1992 The Pied Piper of Hamelin – Robert Browning

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I must admit that until I owned this book I hadn’t realised that Browning wrote a version of the Pied Piper story, it had completely passed me by, in common with the rest of the series of books it is illustrated with lovely wood engravings, this time six of them by John Lawrence. For the most part the poem covers the most common version of the story although here the piper leads the children away immediately after he is cheated out of his payment for removing the rats and the townspeople are magically immobile so cannot prevent him doing so rather than returning later as I had read in an alternate telling. It also has a ending where instead of the children being led into the magical cave and never being seen again they do reappear but in Transylvania rather than Germany.

Printed by The Bath Press and bound by Hunter and Foulis – Size 116 x 85 x 7mm, typeface 9 point Monotype Blado

1993 The Garden & Other Poems – Andrew Marvell

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Andrew Marvell is the earliest of the featured poets in these little books as he was writing from the mid 1630’s onward and was a friend of John Milton. Along with ‘The Garden’ there are seven other poems, ‘The Picture of little T.C. in a Prospect of Flowers’, ‘The Mower Against Gardens’, ‘Damon the Mower’, ‘The Mower to the Glow-worms’, ‘The Mower’s Song’, ‘The Garden of Appleton House’ and probably his most famous work ‘To His Coy Mistress’, these are accompanied by nine wood engravings by Harry Brockway. The four Mower poems comprise a set covering the four seasons in a meadow and the man who works it, the first is dismissive of gardens planted by man in imitation of nature when all around him in his meadows there is beauty. ‘To His Coy Mistress’ doesn’t really fit in with the other works but due to its fame I can see why it was included at the end.

Printed by The Bath Press and bound by Hunter and Foulis – Size 115 x 85 x 7mm, typeface 9 point Monotype Fourmer

1994 Sir Patrick Spens & Other Ballads

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We are going back even further than Marvell in this collection of four old Scottish ballads illustrated with five wood engravings by Jane Lydbury but in this case no authors are known and there are multiple variants known of each of them. The versions chosen appear to be from the anthology by Francis James Child first published in 1860 but this isn’t confirmed in the book as no source is given for any of them. Apart from ‘Sir Patrick Spens’, there is ‘The Battle of Otterbourne’, ‘The Demon Lover’ and ‘Waly, Waly’, the final page consists of a useful glossary of the Scots dialect words used. As befits ballads these are best appreciated spoken out loud and I found myself doing just that whilst reading the book. If it wasn’t for the 1995 offering this would probably be my favourite book in the series.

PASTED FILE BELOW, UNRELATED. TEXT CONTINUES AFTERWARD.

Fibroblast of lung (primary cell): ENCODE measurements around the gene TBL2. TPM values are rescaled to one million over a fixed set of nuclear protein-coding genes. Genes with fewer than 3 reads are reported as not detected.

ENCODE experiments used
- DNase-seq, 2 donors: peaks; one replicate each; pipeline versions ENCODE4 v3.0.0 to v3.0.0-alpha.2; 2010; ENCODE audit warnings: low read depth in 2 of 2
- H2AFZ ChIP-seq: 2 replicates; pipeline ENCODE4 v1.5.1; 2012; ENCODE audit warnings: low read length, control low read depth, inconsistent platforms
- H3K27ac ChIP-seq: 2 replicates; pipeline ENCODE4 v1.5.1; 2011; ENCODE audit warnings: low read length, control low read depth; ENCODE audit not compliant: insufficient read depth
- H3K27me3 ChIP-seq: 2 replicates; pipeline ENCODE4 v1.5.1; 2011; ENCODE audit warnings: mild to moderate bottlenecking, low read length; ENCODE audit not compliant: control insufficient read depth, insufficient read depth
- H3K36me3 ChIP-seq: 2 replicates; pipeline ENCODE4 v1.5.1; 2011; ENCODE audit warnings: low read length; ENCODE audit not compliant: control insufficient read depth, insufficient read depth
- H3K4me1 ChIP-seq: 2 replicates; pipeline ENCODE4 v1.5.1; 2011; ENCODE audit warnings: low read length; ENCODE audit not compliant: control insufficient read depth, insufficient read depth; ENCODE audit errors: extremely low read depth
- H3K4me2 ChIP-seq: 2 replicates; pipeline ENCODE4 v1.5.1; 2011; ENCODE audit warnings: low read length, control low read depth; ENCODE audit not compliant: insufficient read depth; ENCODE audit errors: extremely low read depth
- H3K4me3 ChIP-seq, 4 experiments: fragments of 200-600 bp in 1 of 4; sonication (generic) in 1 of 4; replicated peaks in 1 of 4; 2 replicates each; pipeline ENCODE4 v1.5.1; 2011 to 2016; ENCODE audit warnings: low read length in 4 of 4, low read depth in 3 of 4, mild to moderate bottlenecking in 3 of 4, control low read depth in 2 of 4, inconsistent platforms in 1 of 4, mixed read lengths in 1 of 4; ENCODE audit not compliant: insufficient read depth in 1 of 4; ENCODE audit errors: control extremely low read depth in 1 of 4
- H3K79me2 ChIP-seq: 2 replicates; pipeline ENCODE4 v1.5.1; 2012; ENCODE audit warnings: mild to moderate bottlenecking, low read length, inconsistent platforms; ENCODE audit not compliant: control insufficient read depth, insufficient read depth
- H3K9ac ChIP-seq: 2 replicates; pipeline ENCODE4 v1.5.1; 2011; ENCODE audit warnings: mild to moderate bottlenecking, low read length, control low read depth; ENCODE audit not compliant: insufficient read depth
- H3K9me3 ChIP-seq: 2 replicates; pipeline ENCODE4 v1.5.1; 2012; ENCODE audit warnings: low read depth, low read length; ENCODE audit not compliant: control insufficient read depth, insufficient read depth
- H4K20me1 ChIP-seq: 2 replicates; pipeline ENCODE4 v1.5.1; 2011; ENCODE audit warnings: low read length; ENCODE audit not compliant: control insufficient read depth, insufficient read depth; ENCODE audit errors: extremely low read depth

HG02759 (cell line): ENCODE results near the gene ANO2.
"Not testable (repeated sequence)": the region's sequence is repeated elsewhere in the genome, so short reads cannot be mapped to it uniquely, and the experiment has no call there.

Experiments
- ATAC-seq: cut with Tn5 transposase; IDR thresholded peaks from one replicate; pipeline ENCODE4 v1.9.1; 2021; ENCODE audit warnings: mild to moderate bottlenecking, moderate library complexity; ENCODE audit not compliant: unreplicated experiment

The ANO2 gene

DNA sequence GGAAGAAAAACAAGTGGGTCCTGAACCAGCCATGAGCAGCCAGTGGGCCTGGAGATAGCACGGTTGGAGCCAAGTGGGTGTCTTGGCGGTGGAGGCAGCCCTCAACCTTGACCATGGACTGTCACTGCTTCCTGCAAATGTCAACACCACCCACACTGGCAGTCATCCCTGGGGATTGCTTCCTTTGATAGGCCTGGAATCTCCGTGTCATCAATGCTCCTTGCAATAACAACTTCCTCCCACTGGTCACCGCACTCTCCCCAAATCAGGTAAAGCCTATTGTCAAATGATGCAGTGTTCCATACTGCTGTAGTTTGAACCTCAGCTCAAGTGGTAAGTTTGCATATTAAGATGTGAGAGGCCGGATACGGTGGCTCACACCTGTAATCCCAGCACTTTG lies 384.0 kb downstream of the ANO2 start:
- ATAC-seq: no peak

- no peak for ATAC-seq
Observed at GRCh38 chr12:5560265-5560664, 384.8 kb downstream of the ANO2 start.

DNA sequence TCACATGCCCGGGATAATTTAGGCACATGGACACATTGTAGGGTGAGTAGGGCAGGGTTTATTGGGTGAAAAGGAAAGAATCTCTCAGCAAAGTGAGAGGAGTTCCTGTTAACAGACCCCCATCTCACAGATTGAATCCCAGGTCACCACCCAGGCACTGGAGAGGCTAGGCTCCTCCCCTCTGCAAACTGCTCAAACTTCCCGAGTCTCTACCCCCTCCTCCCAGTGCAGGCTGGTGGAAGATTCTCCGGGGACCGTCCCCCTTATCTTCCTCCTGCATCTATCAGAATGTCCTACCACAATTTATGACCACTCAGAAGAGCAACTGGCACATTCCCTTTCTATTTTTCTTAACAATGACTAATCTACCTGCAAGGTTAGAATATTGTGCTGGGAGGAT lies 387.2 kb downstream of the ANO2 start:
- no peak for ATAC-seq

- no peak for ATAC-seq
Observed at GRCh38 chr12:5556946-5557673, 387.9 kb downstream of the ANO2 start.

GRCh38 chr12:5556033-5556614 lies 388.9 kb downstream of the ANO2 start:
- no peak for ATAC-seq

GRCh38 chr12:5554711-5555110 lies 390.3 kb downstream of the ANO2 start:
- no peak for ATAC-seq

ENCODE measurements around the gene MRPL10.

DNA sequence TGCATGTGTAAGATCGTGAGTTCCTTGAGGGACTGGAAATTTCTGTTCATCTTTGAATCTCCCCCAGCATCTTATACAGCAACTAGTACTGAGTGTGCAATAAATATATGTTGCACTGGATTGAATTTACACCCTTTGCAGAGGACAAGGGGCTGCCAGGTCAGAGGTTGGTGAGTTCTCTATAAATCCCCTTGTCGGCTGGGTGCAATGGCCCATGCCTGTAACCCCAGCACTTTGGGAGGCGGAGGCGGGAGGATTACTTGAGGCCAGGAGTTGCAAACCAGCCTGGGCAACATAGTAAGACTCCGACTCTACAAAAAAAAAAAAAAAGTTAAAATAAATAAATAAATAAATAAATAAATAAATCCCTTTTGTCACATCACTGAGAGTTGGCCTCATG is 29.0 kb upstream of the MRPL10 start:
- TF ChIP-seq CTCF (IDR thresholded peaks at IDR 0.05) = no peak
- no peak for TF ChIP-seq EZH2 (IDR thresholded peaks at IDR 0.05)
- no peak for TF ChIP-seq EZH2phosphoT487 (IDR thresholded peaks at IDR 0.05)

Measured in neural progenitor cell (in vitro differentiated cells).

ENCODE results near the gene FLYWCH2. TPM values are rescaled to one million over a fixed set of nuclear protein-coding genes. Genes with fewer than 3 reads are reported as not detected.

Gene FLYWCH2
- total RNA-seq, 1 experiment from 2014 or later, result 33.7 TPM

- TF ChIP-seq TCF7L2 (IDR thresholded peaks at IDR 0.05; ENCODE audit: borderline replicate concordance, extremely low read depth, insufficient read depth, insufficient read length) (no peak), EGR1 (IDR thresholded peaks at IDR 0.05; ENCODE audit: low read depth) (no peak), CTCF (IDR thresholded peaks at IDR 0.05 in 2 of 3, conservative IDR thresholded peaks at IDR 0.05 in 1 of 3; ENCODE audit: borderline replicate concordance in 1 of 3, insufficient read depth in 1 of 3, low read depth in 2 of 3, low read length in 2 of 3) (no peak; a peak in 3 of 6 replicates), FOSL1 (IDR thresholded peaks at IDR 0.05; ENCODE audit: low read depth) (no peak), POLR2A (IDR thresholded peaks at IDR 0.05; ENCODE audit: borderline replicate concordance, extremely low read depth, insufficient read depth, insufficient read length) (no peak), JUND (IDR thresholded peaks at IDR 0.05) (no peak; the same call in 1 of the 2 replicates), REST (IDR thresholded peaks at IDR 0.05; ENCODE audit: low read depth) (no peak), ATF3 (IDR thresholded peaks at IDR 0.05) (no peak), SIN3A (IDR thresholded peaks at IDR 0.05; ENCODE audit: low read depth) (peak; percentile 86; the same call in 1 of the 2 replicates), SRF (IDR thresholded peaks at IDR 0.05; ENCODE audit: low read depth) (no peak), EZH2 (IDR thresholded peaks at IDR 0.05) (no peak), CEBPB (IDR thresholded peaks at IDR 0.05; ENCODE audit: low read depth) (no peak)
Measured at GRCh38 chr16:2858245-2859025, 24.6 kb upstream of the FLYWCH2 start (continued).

Printed and bound by Mandarin Offset – Size 117 x 86 x 8mm, typeface 9 point Monotype Joanna

1995 The Raven – Edgar Allan Poe

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My personal favourite of these short works is this one and it is of course bound in black to honour The Raven and contains seven wood engravings by George Tute. I fell in love with this poem many decades ago, the rhythm of the words as you read them, again like the book of ballads this is best done out loud, drew me in at an early age and I visited the one surviving home of his in Philadelphia in the mid 1980’s when it was basically just an empty property. It still has no furniture in it but from the website it appears to have more going on there than thirty five years ago. The place being empty made me think of The Raven for some reason as you could imagine a man alone in the rooms at midnight being visited by that dark and terrible bird with it’s single word vocabulary that struck terror into the night.

Quoth the Raven, ‘Nevermore’

Printed and bound by Mandarin Offset – Size 117 x 85 x 7mm, typeface 10 point Monotype Bulmer

1996 Fifty Folio Epigrams – edited by Sue Bradbury

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A distinct oddity in a series of poetry books, quite a few of the epigrams are taken from larger works but some, like the example by Max Beerbohm shown above are simply pithy quotes, the number of illustrations has also shot up from the earlier books and there are now eighteen wood engravings by Peter Forster. The collection is edited by Sue Bradbury who was Editorial Director at The Folio Society for many years and varies from Confucius to Dorothy Parker via Sophocles and W.C. Fields amongst many others. The Shakespeare quote by the way is from Richard II, Act 4, Scene 1.

Printed by BAS Printers and bound by Hunter and Foulis – Size 117 x 86 x 7mm, typeface 10 point Monotype Baskerville

1997 Fifty Folio Love Poems – edited by Sue Bradbury

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This collection is also edited by Sue Bradbury and none of the selections are longer than a page, along with them are thirty two wood engravings by Simon Brett, one of which is repeated. The selection must have been popular because it became the only the second of these little volumes to be reprinted, in this case in 1997. Shakespeare and The Bible are of course included along with that particularly prolific author Anon. I was particularly pleased to find in Budapest a statute to Anonymous in recognition of his or her massive contribution to literature. Some are deep and passionate but there are also funny ones to offset the seriousness.

Printed by The Burlington Press and bound by Hunter and Foulis – Size 116 x 84 x 8mm, typeface 11 point Monotype Van Dijck italic

The bibliographic details at the end of each entry above are taken from Folio 60 which is the most recent of the bibliography volumes produced by the Folio Society and which was printed in 2007.